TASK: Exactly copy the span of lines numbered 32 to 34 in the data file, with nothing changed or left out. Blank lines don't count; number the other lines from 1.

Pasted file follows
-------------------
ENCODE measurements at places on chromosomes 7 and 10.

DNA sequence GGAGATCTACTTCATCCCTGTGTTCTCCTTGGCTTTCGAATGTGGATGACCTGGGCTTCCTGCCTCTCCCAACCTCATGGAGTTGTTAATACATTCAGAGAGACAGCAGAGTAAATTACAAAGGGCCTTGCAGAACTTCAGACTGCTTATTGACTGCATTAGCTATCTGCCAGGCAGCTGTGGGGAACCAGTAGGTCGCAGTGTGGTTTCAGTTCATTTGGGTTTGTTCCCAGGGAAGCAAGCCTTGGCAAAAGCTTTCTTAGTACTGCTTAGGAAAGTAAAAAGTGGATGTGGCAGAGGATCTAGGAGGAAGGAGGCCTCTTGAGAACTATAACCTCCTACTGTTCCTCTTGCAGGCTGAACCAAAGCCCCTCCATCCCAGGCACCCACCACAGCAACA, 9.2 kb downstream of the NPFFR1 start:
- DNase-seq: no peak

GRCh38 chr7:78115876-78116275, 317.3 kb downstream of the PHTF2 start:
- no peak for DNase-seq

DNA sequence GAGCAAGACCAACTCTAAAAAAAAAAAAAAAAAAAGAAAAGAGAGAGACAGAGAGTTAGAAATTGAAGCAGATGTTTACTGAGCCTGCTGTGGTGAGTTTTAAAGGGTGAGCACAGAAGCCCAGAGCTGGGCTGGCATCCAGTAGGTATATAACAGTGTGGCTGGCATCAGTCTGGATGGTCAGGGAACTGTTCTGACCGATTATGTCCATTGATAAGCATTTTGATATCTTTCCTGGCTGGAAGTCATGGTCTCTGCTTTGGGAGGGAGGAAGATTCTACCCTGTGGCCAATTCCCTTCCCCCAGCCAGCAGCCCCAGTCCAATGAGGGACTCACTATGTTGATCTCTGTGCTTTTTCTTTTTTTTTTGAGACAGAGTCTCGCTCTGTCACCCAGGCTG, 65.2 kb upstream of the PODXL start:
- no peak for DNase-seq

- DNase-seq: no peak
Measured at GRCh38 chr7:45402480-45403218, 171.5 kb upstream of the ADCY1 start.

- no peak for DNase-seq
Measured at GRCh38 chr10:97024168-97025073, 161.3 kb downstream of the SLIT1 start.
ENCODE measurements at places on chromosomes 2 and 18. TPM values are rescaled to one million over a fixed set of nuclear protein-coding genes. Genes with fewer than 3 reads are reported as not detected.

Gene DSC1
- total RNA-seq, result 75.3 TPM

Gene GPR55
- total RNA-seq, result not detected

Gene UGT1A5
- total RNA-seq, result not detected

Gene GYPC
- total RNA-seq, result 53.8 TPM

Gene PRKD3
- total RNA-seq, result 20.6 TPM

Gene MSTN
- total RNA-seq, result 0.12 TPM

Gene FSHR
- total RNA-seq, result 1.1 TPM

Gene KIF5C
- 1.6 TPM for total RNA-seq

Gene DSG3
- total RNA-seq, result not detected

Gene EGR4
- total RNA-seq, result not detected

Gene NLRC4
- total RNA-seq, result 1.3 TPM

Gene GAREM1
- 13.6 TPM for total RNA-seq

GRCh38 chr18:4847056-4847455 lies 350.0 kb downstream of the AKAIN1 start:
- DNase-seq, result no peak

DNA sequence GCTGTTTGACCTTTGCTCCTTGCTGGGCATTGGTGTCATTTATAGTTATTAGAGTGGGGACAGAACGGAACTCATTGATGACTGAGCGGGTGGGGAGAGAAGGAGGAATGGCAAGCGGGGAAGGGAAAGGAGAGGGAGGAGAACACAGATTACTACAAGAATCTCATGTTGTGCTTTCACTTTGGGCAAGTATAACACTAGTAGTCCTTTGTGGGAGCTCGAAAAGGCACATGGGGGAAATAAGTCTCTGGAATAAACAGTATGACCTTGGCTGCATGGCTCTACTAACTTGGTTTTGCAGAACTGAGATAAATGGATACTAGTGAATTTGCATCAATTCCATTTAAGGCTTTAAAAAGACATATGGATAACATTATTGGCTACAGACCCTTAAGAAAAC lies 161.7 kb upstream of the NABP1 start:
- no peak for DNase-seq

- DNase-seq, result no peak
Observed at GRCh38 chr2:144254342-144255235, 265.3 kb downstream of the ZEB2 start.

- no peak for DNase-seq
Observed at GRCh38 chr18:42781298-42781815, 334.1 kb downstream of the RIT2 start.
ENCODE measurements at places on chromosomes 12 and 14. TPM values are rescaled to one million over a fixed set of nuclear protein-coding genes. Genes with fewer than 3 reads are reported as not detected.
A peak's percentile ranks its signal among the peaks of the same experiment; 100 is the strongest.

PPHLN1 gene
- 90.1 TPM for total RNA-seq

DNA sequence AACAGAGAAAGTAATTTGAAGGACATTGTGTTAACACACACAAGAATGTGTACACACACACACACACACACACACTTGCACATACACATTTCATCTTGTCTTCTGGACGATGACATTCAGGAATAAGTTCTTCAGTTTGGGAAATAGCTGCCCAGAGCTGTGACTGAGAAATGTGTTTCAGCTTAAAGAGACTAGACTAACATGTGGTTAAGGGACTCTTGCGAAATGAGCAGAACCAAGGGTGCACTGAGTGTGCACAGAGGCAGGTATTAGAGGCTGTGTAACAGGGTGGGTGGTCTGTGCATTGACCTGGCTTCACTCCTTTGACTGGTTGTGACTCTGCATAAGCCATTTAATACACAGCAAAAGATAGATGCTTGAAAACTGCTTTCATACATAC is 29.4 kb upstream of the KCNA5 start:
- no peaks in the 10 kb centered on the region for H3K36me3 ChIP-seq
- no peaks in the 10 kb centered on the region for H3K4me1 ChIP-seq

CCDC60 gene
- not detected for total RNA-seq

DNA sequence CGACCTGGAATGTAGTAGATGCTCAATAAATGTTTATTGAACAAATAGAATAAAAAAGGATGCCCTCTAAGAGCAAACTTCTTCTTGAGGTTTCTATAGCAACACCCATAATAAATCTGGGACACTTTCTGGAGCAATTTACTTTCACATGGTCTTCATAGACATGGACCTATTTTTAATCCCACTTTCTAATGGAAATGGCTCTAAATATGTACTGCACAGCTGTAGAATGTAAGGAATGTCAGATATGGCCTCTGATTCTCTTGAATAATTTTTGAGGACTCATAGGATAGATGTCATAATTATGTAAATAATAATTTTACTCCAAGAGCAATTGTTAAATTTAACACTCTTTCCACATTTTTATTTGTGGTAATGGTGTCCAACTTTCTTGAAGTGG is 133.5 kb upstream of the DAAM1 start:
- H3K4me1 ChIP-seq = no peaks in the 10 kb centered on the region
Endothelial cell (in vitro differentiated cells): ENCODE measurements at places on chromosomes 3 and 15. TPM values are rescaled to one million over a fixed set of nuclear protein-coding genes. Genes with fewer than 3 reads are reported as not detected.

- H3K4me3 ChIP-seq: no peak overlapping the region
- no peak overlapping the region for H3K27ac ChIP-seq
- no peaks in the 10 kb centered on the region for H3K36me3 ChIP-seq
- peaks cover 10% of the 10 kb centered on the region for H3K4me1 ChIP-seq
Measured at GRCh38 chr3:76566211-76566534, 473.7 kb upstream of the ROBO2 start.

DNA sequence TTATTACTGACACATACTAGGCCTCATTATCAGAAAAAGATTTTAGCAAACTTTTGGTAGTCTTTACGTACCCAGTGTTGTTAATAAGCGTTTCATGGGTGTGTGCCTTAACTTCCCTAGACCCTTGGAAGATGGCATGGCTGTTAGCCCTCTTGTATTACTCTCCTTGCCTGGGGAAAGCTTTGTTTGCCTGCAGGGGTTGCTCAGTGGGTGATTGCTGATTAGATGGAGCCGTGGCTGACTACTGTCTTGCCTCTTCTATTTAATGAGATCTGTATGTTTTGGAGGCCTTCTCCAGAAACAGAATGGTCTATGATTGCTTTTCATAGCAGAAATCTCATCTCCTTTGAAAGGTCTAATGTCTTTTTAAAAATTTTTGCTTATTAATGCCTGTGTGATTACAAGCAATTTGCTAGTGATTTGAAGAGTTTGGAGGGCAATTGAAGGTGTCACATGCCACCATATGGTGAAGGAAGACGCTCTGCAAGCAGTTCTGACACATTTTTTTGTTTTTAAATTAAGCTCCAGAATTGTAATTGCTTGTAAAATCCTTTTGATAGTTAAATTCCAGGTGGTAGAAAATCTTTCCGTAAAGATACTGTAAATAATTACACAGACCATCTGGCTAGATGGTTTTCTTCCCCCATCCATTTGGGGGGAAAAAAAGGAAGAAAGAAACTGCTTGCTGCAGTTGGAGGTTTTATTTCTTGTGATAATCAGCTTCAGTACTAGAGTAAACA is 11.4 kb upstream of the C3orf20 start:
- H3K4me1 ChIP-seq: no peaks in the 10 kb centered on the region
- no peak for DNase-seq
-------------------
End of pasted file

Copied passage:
- total RNA-seq, result not detected

Gene NLRC4
- total RNA-seq, result 1.3 TPM